8 Photos Show Americans Coming Together Despite The Awfulness Of 2017

2017 was quite a year. From the inauguration of President Donald Trump and the subsequentprotests that engulfed the nation, to the disasters both natural and man-made that devastated parishes, it’s been a lot.

But in the wake of each of these national imagines — including Hurricane Maria slamming into Puerto Rico, the deadliest mass shooting in recent U.S. record, and individuals courageously stigmatizing sexual harassment and assault — beings came together to support each other.

Here are some of the seminal times of 2017 that we’ll recollect is not merely for their shocking or polarizing quality, but because of the strength of Americans’ response.

1. Trump was opened, and millions took to the streets.

Oliver Contreras/ The Washington Post via Getty Images
Protesters progress in Washington , D.C ., on Jan. 21, 2017, after Donald Trump’s inauguration.

On January 21, the day after Trump’s inauguration, millions of beings demonstrated in the Women’s March in Washington , D.C ., and in solidarity in all regions of the U.S. and worldwide.

The revivals boasted orators like feminist icon Gloria Steinem and singer Janelle Monae, and called for gender equality exactly 24 hours after Trump, accused by more than a dozen women working in sexual harassment or assault, took office.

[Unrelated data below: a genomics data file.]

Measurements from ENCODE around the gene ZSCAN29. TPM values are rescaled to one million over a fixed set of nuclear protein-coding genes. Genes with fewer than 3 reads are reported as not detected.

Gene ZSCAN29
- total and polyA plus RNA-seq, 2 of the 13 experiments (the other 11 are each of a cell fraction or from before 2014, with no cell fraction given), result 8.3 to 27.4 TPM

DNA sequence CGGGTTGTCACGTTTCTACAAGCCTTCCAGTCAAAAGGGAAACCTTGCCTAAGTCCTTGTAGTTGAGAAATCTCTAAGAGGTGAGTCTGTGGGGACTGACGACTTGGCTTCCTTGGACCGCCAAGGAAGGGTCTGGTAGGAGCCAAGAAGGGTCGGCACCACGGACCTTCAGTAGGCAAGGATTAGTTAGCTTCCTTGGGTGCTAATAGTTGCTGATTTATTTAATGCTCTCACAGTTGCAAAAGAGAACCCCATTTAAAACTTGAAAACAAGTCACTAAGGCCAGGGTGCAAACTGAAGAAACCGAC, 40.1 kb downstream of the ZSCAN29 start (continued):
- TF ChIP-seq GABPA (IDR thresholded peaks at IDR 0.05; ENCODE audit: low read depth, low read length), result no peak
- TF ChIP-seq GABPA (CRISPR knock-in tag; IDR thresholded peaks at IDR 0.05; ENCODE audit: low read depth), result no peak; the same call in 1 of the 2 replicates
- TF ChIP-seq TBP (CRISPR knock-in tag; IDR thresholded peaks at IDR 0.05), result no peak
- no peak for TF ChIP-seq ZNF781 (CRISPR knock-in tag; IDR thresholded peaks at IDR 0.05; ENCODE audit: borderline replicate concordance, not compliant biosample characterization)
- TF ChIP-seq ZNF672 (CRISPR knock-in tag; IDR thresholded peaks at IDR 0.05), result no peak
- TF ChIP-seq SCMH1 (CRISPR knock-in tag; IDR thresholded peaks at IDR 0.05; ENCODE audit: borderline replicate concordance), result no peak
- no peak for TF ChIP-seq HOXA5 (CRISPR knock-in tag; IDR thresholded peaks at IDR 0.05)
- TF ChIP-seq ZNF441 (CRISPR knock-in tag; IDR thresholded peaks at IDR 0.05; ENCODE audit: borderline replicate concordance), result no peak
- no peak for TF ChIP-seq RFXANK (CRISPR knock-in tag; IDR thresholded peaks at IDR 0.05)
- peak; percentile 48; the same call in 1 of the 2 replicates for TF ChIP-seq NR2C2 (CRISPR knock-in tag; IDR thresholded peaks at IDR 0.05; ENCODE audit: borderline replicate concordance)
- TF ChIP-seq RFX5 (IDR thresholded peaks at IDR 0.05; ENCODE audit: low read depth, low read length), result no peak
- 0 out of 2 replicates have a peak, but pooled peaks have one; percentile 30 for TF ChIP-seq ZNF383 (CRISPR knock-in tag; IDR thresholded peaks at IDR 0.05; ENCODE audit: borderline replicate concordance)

2. Demonstrators ran into airports to denounce the Muslim ban.

Stephanie Keith/ Getty Images
Protesters rally against Donald Trump’s travel ban at John F. Kennedy International Airport in New York City on Jan. 28, 2017.

Thousands of demonstrators flocked to airports across the nation for days in late January to denounce Trump’s executive order prescribing limits on immigrants and movement from various chiefly Muslim countries.

The spontaneous airport affirms from New York to Dallas to San Diego then continued for a second weekend, with parties marching in metropolitan streets across the United States, singing “No banning , no wall! ”

3. Parties banded together for Puerto Ricans hit by Hurricane Maria.

Joe Raedle/ Getty Images
Hurricane survivors receive supplies on Sept. 28, 2017 in Toa Baja, Puerto Rico.